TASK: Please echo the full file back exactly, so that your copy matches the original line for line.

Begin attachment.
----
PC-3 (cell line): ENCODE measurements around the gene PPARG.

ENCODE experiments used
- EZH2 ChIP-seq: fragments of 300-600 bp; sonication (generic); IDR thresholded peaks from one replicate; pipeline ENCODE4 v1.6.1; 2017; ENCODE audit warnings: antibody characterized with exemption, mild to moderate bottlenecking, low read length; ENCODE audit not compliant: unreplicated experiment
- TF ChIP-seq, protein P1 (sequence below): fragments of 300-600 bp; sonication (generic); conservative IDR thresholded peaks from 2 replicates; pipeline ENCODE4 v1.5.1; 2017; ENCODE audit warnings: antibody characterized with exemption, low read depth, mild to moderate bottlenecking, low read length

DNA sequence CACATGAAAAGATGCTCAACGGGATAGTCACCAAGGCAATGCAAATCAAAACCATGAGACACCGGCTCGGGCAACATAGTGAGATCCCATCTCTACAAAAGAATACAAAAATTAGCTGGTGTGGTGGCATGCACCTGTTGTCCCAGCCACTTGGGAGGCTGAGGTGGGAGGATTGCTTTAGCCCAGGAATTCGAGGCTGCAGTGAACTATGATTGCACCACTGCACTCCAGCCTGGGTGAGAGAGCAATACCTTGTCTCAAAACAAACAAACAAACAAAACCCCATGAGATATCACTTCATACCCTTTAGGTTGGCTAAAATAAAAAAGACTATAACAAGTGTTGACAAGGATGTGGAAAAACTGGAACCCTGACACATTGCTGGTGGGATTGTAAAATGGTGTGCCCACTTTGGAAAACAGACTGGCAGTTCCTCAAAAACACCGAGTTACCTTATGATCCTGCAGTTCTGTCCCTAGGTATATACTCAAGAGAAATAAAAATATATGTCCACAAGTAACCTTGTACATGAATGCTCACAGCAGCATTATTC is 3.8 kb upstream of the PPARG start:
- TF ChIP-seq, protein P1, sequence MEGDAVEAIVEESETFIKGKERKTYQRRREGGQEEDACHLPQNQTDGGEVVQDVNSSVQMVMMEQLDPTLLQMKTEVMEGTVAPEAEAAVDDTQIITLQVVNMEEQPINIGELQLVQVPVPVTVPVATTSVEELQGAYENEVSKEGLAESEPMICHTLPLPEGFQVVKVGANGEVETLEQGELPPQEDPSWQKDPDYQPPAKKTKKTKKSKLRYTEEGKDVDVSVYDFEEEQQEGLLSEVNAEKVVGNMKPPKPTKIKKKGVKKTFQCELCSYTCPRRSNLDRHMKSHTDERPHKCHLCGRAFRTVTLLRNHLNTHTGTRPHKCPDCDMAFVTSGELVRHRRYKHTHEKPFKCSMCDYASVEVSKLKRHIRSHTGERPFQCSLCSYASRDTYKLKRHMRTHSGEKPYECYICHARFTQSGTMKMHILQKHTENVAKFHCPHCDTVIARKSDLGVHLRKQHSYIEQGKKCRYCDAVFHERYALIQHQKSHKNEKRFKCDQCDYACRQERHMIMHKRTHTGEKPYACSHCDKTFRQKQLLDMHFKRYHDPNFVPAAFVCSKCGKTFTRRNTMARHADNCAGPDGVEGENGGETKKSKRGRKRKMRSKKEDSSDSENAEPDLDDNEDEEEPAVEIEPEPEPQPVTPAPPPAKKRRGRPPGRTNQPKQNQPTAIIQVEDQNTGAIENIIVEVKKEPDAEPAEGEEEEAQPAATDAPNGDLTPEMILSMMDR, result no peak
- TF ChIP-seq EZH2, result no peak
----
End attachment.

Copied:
PC-3 (cell line): ENCODE measurements around the gene PPARG.

ENCODE experiments used
- EZH2 ChIP-seq: fragments of 300-600 bp; sonication (generic); IDR thresholded peaks from one replicate; pipeline ENCODE4 v1.6.1; 2017; ENCODE audit warnings: antibody characterized with exemption, mild to moderate bottlenecking, low read length; ENCODE audit not compliant: unreplicated experiment
- TF ChIP-seq, protein P1 (sequence below): fragments of 300-600 bp; sonication (generic); conservative IDR thresholded peaks from 2 replicates; pipeline ENCODE4 v1.5.1; 2017; ENCODE audit warnings: antibody characterized with exemption, low read depth, mild to moderate bottlenecking, low read length

DNA sequence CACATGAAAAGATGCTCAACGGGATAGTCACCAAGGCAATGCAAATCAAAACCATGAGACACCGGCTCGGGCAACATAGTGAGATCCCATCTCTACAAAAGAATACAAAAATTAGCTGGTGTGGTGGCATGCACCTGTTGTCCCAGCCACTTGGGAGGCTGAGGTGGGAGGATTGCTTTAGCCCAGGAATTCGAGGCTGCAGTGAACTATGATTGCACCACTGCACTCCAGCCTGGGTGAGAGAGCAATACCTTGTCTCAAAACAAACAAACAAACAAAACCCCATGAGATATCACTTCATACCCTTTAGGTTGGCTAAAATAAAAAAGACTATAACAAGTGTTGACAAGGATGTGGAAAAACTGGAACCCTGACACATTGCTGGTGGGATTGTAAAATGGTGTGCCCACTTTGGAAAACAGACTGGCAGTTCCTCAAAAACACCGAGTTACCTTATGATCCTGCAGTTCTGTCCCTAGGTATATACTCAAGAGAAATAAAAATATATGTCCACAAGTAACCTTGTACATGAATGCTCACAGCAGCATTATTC is 3.8 kb upstream of the PPARG start:
- TF ChIP-seq, protein P1, sequence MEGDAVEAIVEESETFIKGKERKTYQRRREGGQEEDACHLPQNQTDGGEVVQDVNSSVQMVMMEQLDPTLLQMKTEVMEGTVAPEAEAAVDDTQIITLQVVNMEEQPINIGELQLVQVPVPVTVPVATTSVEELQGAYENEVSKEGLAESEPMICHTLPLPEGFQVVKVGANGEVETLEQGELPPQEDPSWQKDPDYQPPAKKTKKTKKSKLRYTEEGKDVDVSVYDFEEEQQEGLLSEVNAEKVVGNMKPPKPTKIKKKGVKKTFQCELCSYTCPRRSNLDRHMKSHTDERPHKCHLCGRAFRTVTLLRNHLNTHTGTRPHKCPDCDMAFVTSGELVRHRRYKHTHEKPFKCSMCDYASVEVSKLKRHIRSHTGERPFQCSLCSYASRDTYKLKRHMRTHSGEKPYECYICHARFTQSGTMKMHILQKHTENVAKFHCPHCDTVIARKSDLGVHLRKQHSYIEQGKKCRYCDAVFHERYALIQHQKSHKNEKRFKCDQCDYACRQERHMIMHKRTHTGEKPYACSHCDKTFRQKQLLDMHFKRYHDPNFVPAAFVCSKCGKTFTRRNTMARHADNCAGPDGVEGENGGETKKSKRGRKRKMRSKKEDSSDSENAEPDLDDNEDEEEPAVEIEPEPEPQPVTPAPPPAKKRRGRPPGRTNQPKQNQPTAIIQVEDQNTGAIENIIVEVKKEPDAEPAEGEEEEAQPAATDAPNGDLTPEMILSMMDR, result no peak
- TF ChIP-seq EZH2, result no peak